Figures released by the Mortgage Advice Bureau suggest that the emergence of the ‘Help To Buy’ loan scheme has resulted in slower growth for new build house prices.
Average price inflation has slowed from 4% to 2% during the past year, but is even more pronounced in regions of the UK where they have been more than 1,500 Help To Buy loan completions.
These statistics suggest that Help To Buy is increasing supply because loan applicants are tending to opt for entry-level homes, without fuelling competition elsewhere in the market.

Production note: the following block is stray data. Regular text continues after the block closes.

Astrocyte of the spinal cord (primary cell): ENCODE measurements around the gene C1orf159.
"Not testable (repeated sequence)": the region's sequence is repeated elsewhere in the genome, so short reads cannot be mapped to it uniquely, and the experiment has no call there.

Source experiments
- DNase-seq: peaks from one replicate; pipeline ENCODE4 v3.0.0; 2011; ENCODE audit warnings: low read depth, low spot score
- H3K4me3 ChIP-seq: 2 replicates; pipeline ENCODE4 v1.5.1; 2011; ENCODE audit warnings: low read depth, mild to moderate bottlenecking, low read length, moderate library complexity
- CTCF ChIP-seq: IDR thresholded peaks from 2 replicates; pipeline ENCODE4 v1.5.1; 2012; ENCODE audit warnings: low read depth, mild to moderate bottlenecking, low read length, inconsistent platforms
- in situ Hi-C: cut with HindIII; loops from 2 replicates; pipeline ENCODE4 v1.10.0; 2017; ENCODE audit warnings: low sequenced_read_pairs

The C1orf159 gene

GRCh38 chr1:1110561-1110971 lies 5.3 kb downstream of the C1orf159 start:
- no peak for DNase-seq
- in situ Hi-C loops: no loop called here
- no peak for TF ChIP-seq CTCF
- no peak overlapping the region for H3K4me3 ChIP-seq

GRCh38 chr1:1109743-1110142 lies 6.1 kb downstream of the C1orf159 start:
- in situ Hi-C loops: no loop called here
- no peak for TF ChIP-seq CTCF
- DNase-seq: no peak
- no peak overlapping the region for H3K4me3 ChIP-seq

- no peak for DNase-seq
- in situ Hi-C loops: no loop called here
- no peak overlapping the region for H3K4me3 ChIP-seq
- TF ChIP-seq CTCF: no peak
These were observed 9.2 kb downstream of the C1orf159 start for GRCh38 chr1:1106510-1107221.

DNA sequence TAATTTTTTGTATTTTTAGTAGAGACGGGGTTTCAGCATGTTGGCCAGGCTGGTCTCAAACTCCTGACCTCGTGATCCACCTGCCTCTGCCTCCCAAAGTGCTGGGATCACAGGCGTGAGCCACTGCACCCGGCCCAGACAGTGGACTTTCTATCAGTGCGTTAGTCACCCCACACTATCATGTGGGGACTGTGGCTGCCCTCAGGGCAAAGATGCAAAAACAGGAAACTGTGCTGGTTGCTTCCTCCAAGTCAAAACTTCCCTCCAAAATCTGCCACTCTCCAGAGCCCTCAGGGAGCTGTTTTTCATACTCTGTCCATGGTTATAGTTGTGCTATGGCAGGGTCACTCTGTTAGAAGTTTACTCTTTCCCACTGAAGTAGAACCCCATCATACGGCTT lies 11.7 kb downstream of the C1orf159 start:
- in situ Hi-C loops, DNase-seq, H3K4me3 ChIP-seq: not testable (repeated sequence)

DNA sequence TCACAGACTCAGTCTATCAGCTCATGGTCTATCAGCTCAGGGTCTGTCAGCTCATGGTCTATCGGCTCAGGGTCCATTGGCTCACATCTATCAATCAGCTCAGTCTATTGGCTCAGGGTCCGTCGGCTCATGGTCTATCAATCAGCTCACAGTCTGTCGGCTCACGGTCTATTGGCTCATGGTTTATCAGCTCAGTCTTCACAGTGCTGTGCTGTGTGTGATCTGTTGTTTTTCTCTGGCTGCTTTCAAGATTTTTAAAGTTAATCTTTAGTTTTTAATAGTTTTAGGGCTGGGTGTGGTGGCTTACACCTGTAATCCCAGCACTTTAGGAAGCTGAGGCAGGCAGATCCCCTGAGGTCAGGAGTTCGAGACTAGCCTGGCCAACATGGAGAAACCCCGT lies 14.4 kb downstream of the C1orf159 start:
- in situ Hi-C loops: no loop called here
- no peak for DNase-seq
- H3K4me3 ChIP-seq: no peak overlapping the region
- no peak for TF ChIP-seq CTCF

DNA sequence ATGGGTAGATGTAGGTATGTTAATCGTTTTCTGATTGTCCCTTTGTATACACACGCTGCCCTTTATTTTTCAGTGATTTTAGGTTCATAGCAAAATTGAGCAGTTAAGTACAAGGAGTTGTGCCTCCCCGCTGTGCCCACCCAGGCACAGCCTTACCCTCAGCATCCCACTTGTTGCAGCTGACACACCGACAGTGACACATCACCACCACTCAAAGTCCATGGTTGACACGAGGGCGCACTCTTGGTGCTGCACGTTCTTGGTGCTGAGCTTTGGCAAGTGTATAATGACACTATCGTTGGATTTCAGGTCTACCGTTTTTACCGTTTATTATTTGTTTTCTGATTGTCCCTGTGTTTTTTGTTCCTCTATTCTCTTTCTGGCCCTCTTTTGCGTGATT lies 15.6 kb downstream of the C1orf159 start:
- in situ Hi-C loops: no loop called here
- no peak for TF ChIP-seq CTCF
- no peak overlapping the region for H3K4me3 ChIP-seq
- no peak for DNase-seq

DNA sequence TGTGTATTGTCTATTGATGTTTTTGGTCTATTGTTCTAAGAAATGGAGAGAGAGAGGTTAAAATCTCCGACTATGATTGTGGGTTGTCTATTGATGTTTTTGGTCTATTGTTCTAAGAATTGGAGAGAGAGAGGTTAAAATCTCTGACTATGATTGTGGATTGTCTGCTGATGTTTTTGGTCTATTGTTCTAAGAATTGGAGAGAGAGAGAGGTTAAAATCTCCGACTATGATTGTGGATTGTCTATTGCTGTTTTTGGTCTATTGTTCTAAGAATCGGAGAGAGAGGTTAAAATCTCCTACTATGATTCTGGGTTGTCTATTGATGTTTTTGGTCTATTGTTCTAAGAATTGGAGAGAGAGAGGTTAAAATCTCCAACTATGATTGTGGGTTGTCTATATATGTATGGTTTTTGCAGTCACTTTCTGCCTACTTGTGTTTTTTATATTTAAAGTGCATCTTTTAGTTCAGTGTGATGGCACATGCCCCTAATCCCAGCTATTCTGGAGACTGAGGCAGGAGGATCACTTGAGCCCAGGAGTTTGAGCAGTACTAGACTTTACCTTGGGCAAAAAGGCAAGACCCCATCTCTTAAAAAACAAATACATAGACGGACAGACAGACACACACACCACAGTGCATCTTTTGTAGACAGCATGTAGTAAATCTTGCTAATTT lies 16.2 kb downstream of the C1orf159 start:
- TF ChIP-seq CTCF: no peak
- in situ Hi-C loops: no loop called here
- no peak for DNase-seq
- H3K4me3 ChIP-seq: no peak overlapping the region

By boosting access, first-time buyers can get more for their money, or enable them to set aside cash for home improvements such as decking.
“These findings show what good sense it makes to extend the Help to Buy equity loan scheme until the end of the decade. Buyers are taking advantage of government help to make entry-level purchases rather than chasing properties at the top end of the market,” explains Andy Frankish, new homes director at Mortgage Advice Bureau.
“The scheme’s arrival has also worked wonders to keep the costs of buying a new build home down. Improving the supply of housing is having an immediate and powerful effect on house prices by keeping inflation in check and avoiding a scenario where aspiring owners are priced out of the market.”